When did we start referring to elections as "landslides"?

Answers to your questions about the news.
Nov. 3 2010 5:23 PM

When Did We Start Talking About "Landslide" Elections?

When people thought John Fremont was going to win the presidency in 1856.

People voting in the US mid-term elections. Click image to expand.
Voters swept Republicans into office around the country on Tuesday

The Republican landslide predicted by many pollsters materialized on Tuesday, as the GOP took control of the House of Representatives, narrowed the Democrats' advantage in the Senate, and took over several governorships. Indeed, the Weekly Standard and the Christian Science Monitor, both used the L-word in their headlines. When did people start referring to a lopsided election as a landslide?

In the mid-19th century. While plenty of American politicians suffered crushing defeats before then, no one appears to have compared their fates to being buried in an avalanche until The New York Post enthused over the prospects of John Fremont's campaign for president in 1856. Fremont would ultimately lose to James Buchanan, starting an early theme for would-be landsliders. * Horace Greeley was projected to defeat Ulysses S. Grant in a landslide in 1872. In 1876, a Pennsylvania state senator named Daniel Ermentrout urged the farmers and shop owners attending a meeting in Berks County to support Democratic candidate Samuel J. Tilden for president in the upcoming election. In the penultimate sentence of his grandiose speech, which was published in the Reading Eagle, Ermentrout described the country's turn away from the corruption of Ulysses S. Grant as "the great political landslide of the Centennial year." The article notes, "Senator Ermentrout was frequently interrupted by vociferous applause."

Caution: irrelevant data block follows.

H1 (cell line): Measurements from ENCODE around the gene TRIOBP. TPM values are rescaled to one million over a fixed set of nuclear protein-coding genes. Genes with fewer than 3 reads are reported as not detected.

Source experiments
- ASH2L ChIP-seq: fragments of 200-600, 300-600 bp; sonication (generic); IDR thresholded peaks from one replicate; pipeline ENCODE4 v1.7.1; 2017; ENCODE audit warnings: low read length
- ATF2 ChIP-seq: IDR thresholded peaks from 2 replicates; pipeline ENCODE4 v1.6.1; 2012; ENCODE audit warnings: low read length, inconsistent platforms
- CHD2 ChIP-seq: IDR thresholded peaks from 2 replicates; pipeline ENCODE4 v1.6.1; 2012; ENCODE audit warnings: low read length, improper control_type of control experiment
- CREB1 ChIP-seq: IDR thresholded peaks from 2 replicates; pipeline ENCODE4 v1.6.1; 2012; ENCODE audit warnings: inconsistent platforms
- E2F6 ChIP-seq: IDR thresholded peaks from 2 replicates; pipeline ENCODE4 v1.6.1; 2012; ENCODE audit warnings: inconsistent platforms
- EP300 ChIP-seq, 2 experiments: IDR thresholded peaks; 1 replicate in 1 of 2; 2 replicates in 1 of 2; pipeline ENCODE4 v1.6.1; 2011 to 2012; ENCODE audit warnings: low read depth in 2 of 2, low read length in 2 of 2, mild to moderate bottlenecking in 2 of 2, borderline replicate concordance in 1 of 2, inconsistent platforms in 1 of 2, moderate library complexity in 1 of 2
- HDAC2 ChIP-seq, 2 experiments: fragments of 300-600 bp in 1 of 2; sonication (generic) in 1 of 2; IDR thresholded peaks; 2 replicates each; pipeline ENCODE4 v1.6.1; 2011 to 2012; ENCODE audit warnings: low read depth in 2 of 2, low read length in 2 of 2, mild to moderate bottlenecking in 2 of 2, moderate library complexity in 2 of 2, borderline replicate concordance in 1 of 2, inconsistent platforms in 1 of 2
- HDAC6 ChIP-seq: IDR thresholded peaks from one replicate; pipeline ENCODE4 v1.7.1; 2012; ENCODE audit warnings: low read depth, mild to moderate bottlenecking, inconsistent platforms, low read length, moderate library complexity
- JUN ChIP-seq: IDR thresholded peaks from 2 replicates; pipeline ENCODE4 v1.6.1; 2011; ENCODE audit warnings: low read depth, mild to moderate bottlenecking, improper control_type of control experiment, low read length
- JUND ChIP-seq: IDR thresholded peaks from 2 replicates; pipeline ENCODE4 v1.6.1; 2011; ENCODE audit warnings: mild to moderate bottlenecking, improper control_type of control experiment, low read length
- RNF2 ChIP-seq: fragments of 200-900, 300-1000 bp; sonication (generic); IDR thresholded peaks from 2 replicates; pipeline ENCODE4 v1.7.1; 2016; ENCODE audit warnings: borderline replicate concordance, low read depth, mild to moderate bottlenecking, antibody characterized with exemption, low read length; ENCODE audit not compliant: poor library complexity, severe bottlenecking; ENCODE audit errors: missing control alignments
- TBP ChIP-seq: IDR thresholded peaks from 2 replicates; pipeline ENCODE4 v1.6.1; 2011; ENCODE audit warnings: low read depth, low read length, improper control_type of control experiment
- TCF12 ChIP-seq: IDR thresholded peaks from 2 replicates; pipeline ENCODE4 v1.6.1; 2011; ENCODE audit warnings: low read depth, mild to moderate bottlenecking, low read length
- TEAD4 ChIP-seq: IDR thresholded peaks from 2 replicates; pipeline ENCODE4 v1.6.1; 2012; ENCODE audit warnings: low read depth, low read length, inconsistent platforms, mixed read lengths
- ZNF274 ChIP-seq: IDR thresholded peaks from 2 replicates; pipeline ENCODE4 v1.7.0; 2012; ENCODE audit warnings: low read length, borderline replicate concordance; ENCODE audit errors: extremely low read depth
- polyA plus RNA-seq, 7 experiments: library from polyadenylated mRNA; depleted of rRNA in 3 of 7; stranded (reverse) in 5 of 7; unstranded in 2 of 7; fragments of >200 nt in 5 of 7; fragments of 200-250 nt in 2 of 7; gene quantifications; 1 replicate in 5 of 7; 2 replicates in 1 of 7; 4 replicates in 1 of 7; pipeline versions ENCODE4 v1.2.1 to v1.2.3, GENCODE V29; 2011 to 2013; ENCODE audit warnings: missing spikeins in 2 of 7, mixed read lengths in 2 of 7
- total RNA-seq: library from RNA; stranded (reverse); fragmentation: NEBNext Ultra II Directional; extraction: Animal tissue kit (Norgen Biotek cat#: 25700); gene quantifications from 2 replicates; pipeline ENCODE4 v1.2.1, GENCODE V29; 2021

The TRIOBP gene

The metaphor still hadn't really caught on, though, possibly because Republican Rutherford B. Hayes squeaked out an incredibly narrow victory in what is widely regarded as the most corrupt presidential election in U.S. history. But the phrase was back in play eight years later. Carter Harrison, a candidate for governor of Illinois in 1884, assured a New York Times reporter that he and presidential candidate Grover Cleveland would carry the state in "a perfect landslide, in fact." In fact, they did not, although Cleveland at least won the presidency.

Despite the apparent inauspiciousness of the term, it was circulating more widely by the end of the decade. Newspapers in 1888 described several elections as potential landslides, although some used modifiers like veritable, or put landslide in quotation marks, suggesting it still wasn't exactly common usage. When Republicans in Illinois' Third Ward endorsed federal judge Walter Q. Gresham as their candidate for president at a meeting in 1888, a group called Colonel Knight's Glee Club debuted the song "There's a Landslide Coming, Boys," according to the Chicago Tribune. Gresham lost the nomination to Benjamin Harrison and left the party four years later.